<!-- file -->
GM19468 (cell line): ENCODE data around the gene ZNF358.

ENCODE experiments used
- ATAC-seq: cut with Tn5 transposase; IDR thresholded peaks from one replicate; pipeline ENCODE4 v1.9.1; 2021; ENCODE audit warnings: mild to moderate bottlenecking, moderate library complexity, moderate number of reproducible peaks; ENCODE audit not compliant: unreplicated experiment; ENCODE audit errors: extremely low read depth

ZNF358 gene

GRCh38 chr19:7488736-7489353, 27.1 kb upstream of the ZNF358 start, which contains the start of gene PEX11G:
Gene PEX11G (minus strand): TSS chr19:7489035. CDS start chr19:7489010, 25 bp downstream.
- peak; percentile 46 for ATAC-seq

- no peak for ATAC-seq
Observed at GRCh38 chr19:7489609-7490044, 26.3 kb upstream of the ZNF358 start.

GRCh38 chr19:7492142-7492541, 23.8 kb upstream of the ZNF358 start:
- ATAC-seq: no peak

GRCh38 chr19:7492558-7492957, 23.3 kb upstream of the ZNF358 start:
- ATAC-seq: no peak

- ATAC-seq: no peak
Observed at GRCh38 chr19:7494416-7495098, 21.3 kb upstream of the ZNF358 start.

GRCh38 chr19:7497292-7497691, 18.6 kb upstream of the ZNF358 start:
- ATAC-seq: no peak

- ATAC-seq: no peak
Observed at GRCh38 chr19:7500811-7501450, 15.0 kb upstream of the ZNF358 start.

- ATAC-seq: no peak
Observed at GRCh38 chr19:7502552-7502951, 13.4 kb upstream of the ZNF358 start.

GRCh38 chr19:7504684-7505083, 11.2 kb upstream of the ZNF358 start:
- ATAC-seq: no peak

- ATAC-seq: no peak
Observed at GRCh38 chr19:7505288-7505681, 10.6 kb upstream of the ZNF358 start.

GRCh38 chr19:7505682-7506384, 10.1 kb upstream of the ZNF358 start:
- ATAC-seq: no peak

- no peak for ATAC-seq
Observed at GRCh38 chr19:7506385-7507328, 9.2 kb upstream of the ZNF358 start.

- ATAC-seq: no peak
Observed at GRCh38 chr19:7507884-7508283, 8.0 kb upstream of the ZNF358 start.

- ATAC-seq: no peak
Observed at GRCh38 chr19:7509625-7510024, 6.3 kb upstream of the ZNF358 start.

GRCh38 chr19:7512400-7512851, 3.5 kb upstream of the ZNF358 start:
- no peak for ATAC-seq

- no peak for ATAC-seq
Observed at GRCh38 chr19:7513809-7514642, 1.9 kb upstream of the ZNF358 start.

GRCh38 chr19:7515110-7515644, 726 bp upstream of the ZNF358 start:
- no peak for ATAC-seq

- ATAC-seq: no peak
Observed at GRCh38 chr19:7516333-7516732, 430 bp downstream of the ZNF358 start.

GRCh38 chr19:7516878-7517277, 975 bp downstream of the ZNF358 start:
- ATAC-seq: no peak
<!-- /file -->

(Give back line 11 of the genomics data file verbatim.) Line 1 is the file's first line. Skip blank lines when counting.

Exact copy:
- ATAC-seq: no peak